“This change was made based upon the change to the effective dates of our freshwater fishing licenses,” DEC Commissioner Joseph Martens said in a statement announcing the change. “In the past, fishing licenses, like our hunting licenses were effective October 1 thru September 30. Fishing licenses are now effective 365 days from the date of purchase and it made sense to adjust the effective dates of our fishing regulations to coincide with the April 1 opener of the statewide trout season which is our traditional kickoff to the freshwater fishing season.” » Continue Reading.
Local climbers have been eagerly awaiting the second edition, and it’s now evident that their eagerness was justified: although the first edition, published in 2008, is an excellent guidebook, the new one is a major improvement.
Most important, it contains 1,240 new climbing routes and adds a number of cliffs not found in the first edition, including Sugarloaf Mountain (acquired by the state this year), Shelving Rock on the east side of Lake George (72 routes), and Silver Lake and Potter mountains (a combined 150 routes). In addition, the new guidebook documents more than 200 new routes at Crane Mountain, largely the work of Jay Harrison and his cohorts.
All told, Adirondack Rock describes about 3,100 routes (with more than 4,000 pitches) on 320 cliffs scattered around the Adirondack Park. As Tad Welch, one of the region’s most prolific climbers, notes in the foreword: “That’s over 65 miles of climbing, in case you’re wondering.”
Known as Macintyre West, the tract includes 3,081-foot Mount Andrew and sixteen-acre Lake Andrew as well as Santanoni Brook, which flows into Henderson Lake, and Sucker Brook, which flows into Newcomb Lake.
“It’s an important part of the upper Hudson watershed,” said John Sheehan, spokesman for the Adirondack Council. “We think it’d be a fine addition to the High Peaks Wilderness.”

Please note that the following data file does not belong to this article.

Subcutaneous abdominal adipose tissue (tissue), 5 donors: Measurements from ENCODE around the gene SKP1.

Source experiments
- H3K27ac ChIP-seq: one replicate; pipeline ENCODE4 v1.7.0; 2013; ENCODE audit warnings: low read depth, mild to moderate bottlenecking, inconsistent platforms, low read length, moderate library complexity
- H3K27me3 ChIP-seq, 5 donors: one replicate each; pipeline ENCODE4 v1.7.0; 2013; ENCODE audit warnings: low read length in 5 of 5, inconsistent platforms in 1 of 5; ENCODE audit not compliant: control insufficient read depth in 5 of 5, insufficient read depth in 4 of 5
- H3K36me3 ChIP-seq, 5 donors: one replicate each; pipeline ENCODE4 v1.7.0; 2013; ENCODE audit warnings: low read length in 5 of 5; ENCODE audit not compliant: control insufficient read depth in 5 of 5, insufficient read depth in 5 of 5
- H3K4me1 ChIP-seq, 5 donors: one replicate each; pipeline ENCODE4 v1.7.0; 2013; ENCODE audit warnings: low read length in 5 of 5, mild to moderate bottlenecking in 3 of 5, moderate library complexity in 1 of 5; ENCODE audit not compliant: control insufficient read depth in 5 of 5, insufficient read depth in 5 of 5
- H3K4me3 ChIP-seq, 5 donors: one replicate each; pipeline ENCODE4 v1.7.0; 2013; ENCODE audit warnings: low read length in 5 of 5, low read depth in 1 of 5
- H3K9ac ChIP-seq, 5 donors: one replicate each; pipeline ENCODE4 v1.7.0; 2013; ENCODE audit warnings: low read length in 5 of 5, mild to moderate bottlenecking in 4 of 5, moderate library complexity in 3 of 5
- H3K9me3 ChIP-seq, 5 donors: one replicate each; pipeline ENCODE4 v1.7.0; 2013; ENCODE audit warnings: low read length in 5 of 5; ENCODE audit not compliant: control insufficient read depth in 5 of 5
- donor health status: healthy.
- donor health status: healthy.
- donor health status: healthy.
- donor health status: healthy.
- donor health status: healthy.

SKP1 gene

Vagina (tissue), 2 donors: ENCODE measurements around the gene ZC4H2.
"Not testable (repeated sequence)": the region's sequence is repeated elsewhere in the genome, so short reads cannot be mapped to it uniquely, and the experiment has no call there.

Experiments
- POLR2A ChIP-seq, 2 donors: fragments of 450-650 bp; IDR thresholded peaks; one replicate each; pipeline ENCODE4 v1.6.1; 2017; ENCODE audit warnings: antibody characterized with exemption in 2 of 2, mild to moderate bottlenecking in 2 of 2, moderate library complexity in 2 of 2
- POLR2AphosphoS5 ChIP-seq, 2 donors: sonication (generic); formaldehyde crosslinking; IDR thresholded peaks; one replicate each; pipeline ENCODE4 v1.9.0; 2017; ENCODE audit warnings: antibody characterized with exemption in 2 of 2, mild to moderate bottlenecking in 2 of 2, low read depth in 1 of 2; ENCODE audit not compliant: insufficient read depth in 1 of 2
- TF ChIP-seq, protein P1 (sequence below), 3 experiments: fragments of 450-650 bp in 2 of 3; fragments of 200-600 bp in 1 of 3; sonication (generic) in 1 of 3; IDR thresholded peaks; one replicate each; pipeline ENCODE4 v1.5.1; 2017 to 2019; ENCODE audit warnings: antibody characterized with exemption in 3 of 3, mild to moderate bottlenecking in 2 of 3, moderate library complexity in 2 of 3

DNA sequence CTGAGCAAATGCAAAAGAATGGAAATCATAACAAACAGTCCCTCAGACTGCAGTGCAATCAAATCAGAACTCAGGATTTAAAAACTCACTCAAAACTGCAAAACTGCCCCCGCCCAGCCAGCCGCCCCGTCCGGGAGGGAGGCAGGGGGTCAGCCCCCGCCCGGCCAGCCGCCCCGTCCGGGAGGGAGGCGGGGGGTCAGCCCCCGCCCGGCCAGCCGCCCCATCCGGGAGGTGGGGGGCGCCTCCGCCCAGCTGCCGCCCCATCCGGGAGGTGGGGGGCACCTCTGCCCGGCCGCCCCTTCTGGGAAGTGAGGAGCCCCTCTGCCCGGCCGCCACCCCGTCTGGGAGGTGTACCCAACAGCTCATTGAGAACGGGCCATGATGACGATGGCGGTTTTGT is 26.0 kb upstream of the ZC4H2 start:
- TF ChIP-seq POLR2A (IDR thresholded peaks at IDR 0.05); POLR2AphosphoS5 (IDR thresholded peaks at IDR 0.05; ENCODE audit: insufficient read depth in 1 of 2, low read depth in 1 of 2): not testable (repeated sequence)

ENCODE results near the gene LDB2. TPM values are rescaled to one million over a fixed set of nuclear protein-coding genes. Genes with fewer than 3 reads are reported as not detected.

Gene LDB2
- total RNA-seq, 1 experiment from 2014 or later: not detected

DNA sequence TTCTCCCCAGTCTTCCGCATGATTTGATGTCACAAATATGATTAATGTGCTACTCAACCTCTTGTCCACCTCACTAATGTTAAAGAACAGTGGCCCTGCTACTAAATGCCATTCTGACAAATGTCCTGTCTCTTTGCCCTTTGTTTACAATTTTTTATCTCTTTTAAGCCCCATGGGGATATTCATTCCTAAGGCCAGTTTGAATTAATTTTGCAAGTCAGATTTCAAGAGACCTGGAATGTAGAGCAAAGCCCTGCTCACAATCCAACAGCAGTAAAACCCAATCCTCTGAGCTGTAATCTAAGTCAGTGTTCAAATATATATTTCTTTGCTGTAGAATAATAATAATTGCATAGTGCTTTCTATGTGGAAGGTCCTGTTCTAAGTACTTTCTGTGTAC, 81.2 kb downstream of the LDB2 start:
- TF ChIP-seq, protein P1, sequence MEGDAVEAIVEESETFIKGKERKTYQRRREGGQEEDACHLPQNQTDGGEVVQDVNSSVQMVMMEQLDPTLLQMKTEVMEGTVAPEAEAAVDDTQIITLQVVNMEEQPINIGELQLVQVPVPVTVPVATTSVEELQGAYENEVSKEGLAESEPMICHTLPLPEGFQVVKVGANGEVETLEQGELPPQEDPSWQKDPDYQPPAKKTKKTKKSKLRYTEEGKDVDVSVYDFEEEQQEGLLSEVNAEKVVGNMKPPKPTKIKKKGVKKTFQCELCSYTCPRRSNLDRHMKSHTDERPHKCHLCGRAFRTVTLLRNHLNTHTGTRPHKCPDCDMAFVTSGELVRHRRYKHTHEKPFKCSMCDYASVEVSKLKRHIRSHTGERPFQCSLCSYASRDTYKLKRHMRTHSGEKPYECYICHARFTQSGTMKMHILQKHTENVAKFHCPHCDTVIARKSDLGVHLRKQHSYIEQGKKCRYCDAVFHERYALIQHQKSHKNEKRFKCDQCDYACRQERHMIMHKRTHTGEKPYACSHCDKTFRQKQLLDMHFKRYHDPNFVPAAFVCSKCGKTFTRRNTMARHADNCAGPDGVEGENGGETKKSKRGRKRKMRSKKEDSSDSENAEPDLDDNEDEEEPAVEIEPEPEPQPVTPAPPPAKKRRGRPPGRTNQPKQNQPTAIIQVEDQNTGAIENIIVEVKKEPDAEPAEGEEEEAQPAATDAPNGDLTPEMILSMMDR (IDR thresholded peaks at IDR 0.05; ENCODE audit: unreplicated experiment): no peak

He expects the tract will be used by hikers, hunters, and anglers.
Sometimes my choice of canoe-camping adventure in the Adirondack Park is based on the lowest chance of family mutiny. My husband Jack and our three teens, Parker, Dom, and Zoe, still reeled from the memory of a 1.25-mile carry around Raquette Falls during a two-nighter down the Raquette River a year ago.
Loaded down with heavy boats and an overabundance of unorganized gear, we had grossly underestimated the portage distance and the ferocity of welt-inducing mosquitos. I was loath to ask my clan to ever portage again, but when the opportunity arose to paddle from Hoel Pond to Long Pond in the St. Regis Canoe Area, the desire to introduce my family to this eighteen-thousand-acre, motorboat-free canoeist’s Eden was too great. » Continue Reading.
Suicide, depression and the effects of both are challenging and frightening subjects to discuss. I know. I was in my early 20s when I stumbled upon a friend during her attempted suicide. What transpired was tragic and emotional, but she eventually received the help she needed. Not everyone is so lucky.